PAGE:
We thank the Flow Cytometry, In Vivo Therapeutics and Optical Imaging cores supported by Indiana Center for Excellence in Molecular Hematology (National Insitute of Diabetes and Digestive and Kidney Diseases grant P30 DK090948), and the ARC Core at City of Hope supported by the National Cancer Institute of the National Institutes of Health under grant number P30CA033572. Part of this work was supported by the Grace M. Showalter Trust (064727-00002B, SR).

Author information



Corresponding author

Correspondence to Nadia Carlesso.

Ethics declarations

Conflict of interest

The authors declare that they have no conflict of interest.

Additional information

Publisher’s note Springer Nature remains neutral with regard to jurisdictional claims in published maps and institutional affiliations.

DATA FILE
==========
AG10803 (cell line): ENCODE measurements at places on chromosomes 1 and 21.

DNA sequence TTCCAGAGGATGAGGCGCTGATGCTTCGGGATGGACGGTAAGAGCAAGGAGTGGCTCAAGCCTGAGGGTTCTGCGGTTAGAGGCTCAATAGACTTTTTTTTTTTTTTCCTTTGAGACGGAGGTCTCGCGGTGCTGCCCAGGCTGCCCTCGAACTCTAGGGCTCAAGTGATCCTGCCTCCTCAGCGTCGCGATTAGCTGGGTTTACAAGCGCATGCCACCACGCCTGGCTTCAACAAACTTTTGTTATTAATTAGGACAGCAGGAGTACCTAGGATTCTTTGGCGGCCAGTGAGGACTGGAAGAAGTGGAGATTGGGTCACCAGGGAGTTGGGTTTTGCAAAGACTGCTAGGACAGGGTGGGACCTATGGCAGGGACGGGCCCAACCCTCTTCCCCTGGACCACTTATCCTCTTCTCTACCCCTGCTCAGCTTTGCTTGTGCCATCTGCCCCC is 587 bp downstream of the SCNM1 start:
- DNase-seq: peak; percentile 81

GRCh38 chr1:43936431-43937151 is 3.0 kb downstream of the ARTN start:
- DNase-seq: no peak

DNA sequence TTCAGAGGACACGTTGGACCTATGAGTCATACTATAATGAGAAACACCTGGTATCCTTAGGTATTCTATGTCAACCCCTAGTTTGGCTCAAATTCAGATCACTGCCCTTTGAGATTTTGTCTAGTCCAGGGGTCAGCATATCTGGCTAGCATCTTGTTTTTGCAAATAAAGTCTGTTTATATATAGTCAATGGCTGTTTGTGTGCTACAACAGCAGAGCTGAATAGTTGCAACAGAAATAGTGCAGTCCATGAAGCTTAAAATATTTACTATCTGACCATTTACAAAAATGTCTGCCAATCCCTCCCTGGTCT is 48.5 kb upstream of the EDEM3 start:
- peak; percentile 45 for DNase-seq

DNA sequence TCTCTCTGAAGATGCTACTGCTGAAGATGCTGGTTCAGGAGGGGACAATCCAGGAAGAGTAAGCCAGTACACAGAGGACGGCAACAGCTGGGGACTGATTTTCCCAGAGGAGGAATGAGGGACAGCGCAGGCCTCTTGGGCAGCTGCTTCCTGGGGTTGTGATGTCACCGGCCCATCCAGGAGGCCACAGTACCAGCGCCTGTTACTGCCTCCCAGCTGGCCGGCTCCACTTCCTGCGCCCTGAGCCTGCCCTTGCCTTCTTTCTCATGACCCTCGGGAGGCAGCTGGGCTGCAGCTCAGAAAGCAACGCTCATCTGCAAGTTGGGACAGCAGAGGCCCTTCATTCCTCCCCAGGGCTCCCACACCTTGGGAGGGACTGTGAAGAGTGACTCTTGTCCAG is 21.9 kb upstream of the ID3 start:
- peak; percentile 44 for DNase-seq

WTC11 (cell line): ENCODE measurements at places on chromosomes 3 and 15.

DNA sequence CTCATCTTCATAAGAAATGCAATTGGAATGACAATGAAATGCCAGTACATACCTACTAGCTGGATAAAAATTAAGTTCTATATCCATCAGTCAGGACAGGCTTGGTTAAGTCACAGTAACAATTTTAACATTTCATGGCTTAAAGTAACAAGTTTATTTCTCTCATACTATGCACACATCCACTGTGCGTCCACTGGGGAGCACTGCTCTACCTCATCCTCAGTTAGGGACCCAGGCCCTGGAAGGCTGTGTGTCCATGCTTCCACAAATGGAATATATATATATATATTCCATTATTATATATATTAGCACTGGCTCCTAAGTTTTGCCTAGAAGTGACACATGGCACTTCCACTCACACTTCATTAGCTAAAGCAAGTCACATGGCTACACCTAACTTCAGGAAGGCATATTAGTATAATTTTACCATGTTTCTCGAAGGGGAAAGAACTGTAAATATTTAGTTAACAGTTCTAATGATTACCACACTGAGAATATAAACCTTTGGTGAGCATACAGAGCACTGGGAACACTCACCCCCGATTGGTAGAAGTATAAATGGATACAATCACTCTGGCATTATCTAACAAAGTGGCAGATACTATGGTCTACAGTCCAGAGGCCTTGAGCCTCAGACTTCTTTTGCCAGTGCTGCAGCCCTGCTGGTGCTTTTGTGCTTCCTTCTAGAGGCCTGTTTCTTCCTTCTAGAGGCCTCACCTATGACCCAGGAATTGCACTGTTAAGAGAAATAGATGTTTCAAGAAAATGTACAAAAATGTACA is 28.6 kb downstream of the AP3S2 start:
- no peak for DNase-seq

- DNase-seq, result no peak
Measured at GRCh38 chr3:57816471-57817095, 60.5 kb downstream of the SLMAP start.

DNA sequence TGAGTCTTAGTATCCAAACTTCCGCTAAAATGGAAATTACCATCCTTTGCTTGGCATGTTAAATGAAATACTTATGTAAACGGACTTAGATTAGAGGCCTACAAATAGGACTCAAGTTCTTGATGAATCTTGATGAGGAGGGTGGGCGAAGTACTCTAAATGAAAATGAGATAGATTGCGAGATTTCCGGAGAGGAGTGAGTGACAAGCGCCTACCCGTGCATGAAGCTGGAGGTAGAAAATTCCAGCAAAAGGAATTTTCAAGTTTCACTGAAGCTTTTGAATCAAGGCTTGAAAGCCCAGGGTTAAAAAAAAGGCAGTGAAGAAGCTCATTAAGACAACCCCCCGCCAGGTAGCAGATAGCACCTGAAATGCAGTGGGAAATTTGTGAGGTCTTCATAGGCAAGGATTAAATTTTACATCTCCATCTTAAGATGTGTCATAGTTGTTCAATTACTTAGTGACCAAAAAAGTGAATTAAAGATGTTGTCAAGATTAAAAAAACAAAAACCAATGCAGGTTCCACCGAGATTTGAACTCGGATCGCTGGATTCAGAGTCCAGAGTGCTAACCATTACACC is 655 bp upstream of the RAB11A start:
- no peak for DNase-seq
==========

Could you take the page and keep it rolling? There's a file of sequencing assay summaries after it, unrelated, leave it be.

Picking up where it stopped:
Supplementary information

Rights and permissions

Open Access This article is licensed under a Creative Commons Attribution 4.0 International License, which permits use, sharing, adaptation, distribution and reproduction in any medium or format, as long as you give appropriate credit to the original author(s) and the source, provide a link to the Creative Commons license, and indicate if changes were made. The images or other third party material in this article are included in the article’s Creative Commons license, unless indicated otherwise in a credit line to the material. If material is not included in the article’s Creative Commons license and your intended use is not permitted by statutory regulation or exceeds the permitted use, you will need to obtain permission directly from the copyright holder. To view a copy of this license, visit

Reprints and Permissions

About this article

Verify currency and authenticity via CrossMark

Cite this article

Rodriguez, S., Abundis, C., Boccalatte, F. et al. Therapeutic targeting of the E3 ubiquitin ligase SKP2 in T-ALL. Leukemia 34, 1241–1252 (2020).

Download citation


Quick links